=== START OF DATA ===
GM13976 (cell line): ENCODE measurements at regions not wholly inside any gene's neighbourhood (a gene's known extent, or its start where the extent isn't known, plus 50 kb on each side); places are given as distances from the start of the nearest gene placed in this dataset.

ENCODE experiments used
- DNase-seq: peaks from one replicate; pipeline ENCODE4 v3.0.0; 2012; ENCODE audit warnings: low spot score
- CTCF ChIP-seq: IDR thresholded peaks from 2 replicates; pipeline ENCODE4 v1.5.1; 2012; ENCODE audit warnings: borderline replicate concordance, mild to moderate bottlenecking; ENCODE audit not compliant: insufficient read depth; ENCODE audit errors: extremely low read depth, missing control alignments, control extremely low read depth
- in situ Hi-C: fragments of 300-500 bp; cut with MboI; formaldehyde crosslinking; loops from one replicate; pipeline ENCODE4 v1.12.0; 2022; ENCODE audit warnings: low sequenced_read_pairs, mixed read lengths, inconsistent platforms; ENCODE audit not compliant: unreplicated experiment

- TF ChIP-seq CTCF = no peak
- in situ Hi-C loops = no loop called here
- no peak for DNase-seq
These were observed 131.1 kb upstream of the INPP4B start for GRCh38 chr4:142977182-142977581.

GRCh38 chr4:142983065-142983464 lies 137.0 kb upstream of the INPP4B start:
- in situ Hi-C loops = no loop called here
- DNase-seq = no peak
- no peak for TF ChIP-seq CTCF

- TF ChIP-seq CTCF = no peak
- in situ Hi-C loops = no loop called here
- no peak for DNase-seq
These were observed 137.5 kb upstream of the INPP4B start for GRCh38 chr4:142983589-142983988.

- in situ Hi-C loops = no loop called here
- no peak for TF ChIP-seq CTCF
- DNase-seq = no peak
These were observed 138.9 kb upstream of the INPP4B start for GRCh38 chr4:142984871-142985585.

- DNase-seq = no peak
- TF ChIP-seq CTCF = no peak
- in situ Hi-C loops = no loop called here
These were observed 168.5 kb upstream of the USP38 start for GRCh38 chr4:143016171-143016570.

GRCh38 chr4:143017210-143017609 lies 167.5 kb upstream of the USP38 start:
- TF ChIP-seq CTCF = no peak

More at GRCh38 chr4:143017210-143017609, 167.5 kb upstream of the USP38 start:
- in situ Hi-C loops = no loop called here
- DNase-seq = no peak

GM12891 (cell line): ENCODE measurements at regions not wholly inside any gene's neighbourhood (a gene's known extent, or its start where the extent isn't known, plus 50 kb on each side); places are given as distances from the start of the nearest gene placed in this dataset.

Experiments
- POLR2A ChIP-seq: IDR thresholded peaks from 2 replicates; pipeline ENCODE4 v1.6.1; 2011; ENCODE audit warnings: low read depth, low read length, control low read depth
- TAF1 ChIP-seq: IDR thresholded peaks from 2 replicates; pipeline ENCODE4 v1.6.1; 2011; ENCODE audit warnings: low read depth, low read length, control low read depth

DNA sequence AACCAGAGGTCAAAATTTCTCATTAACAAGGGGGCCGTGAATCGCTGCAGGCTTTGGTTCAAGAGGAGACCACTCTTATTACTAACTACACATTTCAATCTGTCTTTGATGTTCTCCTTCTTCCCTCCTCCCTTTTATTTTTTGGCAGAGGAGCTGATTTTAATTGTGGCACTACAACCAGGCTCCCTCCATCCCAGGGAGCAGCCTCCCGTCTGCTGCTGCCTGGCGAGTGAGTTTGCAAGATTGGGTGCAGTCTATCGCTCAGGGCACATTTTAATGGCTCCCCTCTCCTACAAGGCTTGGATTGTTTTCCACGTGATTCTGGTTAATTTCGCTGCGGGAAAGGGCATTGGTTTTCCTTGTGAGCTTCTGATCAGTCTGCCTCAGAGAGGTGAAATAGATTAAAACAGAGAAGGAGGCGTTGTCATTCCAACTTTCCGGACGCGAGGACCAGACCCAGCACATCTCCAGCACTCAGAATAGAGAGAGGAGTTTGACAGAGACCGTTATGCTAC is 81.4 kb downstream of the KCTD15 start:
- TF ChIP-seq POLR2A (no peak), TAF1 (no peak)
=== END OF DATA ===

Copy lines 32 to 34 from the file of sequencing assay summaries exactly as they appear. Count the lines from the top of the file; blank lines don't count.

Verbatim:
Experiments
- POLR2A ChIP-seq: IDR thresholded peaks from 2 replicates; pipeline ENCODE4 v1.6.1; 2011; ENCODE audit warnings: low read depth, low read length, control low read depth
- TAF1 ChIP-seq: IDR thresholded peaks from 2 replicates; pipeline ENCODE4 v1.6.1; 2011; ENCODE audit warnings: low read depth, low read length, control low read depth